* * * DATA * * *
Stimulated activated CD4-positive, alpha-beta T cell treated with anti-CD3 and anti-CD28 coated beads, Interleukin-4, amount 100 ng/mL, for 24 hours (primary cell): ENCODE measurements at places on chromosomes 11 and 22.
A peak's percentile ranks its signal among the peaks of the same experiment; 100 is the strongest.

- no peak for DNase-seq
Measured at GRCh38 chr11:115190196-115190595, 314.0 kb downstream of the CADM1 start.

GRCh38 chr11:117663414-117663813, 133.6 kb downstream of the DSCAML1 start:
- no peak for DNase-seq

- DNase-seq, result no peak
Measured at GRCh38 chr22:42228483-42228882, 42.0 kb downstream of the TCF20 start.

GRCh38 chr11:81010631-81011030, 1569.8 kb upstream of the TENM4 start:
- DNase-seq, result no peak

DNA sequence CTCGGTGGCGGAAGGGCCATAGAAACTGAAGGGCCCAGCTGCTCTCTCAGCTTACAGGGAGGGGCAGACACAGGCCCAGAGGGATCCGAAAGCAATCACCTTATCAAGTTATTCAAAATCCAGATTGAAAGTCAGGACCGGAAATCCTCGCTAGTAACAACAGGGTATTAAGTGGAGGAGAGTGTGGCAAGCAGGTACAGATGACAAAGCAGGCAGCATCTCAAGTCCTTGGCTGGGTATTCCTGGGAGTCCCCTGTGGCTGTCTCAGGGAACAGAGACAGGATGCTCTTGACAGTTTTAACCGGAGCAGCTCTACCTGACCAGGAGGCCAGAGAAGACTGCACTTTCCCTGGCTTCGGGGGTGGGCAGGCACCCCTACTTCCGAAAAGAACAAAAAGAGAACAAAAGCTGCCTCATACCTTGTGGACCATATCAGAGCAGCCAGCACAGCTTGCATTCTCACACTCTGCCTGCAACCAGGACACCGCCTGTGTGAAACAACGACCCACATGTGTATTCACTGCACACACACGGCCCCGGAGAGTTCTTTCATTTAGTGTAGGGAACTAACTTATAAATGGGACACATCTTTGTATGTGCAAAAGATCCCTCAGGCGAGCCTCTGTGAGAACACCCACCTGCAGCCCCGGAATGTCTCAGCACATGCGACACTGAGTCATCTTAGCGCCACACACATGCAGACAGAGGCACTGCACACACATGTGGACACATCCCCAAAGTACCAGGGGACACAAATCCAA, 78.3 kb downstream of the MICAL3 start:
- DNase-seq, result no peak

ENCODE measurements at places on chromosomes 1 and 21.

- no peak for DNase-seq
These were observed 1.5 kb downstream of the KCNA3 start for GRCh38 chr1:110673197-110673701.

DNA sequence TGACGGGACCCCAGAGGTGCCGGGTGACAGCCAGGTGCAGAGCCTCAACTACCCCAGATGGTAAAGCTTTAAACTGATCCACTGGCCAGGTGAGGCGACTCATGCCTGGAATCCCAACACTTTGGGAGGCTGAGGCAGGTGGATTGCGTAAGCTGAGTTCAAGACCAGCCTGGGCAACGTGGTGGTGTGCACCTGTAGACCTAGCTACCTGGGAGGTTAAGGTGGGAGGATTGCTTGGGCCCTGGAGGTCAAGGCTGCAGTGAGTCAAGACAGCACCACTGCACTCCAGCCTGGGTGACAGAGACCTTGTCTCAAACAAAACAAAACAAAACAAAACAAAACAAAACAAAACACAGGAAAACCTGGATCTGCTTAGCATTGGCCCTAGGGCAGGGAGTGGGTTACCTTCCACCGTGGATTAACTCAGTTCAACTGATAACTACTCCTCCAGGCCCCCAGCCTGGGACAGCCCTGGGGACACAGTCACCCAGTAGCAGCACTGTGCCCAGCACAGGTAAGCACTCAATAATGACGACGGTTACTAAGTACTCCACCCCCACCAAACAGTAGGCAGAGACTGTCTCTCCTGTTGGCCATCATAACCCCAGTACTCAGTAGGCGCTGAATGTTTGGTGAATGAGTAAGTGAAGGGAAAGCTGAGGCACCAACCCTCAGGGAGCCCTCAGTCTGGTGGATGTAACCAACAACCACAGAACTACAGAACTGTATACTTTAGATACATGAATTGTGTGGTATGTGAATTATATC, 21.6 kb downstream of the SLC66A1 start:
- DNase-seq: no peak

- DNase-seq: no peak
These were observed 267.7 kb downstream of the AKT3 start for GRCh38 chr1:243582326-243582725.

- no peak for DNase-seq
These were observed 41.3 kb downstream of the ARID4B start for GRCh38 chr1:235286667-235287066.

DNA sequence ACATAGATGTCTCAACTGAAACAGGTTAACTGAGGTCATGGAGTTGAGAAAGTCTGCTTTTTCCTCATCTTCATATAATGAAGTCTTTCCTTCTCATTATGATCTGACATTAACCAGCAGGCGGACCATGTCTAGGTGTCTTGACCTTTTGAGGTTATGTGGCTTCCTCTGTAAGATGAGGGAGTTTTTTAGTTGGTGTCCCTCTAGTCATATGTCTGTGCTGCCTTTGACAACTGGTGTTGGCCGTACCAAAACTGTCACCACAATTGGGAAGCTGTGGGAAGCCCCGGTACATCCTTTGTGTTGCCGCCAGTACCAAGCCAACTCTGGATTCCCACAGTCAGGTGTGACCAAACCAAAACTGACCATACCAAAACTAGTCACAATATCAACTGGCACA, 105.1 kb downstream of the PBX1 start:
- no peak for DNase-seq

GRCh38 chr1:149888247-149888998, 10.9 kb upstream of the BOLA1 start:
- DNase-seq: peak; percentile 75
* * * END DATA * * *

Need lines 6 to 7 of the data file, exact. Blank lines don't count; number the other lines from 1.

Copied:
- no peak for DNase-seq

- DNase-seq, result no peak